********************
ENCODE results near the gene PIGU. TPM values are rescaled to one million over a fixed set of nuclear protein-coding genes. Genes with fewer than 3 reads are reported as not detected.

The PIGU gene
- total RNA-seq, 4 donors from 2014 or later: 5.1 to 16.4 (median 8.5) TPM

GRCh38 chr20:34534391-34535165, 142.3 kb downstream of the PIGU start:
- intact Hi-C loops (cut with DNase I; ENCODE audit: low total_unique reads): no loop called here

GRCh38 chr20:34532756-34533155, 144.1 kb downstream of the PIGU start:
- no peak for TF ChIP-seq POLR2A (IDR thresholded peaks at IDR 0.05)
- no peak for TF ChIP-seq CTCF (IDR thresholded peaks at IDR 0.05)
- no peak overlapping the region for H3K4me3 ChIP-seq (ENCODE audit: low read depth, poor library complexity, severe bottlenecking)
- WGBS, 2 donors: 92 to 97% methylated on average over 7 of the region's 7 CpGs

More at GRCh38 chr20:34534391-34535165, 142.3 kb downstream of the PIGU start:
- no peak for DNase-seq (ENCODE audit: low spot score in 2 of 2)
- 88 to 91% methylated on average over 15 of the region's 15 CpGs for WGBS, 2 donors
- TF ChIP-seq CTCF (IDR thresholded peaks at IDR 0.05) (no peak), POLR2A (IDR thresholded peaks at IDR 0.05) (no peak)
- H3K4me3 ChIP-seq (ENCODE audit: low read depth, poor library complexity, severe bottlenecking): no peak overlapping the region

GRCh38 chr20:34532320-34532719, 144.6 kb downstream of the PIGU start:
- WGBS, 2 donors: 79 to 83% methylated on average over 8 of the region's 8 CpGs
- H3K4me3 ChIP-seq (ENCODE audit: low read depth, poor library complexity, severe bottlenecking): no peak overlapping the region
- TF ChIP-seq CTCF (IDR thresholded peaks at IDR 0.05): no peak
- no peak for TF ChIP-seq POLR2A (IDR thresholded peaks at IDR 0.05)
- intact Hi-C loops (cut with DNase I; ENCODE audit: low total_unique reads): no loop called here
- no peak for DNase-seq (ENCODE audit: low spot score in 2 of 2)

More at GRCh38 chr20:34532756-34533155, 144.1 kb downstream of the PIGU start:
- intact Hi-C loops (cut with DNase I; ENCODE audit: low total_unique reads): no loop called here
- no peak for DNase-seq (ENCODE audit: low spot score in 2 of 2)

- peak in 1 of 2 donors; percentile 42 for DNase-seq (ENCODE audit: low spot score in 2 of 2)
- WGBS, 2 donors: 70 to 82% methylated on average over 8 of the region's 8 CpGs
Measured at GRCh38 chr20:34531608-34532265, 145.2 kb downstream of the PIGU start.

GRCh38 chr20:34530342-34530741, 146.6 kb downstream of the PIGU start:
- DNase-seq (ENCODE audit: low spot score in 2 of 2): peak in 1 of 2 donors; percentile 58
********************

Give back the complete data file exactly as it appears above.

ENCODE results near the gene PIGU. TPM values are rescaled to one million over a fixed set of nuclear protein-coding genes. Genes with fewer than 3 reads are reported as not detected.

The PIGU gene
- total RNA-seq, 4 donors from 2014 or later: 5.1 to 16.4 (median 8.5) TPM

GRCh38 chr20:34534391-34535165, 142.3 kb downstream of the PIGU start:
- intact Hi-C loops (cut with DNase I; ENCODE audit: low total_unique reads): no loop called here

GRCh38 chr20:34532756-34533155, 144.1 kb downstream of the PIGU start:
- no peak for TF ChIP-seq POLR2A (IDR thresholded peaks at IDR 0.05)
- no peak for TF ChIP-seq CTCF (IDR thresholded peaks at IDR 0.05)
- no peak overlapping the region for H3K4me3 ChIP-seq (ENCODE audit: low read depth, poor library complexity, severe bottlenecking)
- WGBS, 2 donors: 92 to 97% methylated on average over 7 of the region's 7 CpGs

More at GRCh38 chr20:34534391-34535165, 142.3 kb downstream of the PIGU start:
- no peak for DNase-seq (ENCODE audit: low spot score in 2 of 2)
- 88 to 91% methylated on average over 15 of the region's 15 CpGs for WGBS, 2 donors
- TF ChIP-seq CTCF (IDR thresholded peaks at IDR 0.05) (no peak), POLR2A (IDR thresholded peaks at IDR 0.05) (no peak)
- H3K4me3 ChIP-seq (ENCODE audit: low read depth, poor library complexity, severe bottlenecking): no peak overlapping the region

GRCh38 chr20:34532320-34532719, 144.6 kb downstream of the PIGU start:
- WGBS, 2 donors: 79 to 83% methylated on average over 8 of the region's 8 CpGs
- H3K4me3 ChIP-seq (ENCODE audit: low read depth, poor library complexity, severe bottlenecking): no peak overlapping the region
- TF ChIP-seq CTCF (IDR thresholded peaks at IDR 0.05): no peak
- no peak for TF ChIP-seq POLR2A (IDR thresholded peaks at IDR 0.05)
- intact Hi-C loops (cut with DNase I; ENCODE audit: low total_unique reads): no loop called here
- no peak for DNase-seq (ENCODE audit: low spot score in 2 of 2)

More at GRCh38 chr20:34532756-34533155, 144.1 kb downstream of the PIGU start:
- intact Hi-C loops (cut with DNase I; ENCODE audit: low total_unique reads): no loop called here
- no peak for DNase-seq (ENCODE audit: low spot score in 2 of 2)

- peak in 1 of 2 donors; percentile 42 for DNase-seq (ENCODE audit: low spot score in 2 of 2)
- WGBS, 2 donors: 70 to 82% methylated on average over 8 of the region's 8 CpGs
Measured at GRCh38 chr20:34531608-34532265, 145.2 kb downstream of the PIGU start.

GRCh38 chr20:34530342-34530741, 146.6 kb downstream of the PIGU start:
- DNase-seq (ENCODE audit: low spot score in 2 of 2): peak in 1 of 2 donors; percentile 58